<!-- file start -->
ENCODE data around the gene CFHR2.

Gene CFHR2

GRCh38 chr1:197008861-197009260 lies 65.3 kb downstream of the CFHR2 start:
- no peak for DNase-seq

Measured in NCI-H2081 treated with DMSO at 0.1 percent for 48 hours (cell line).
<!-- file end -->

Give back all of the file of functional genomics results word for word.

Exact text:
ENCODE data around the gene CFHR2.

Gene CFHR2

GRCh38 chr1:197008861-197009260 lies 65.3 kb downstream of the CFHR2 start:
- no peak for DNase-seq

Measured in NCI-H2081 treated with DMSO at 0.1 percent for 48 hours (cell line).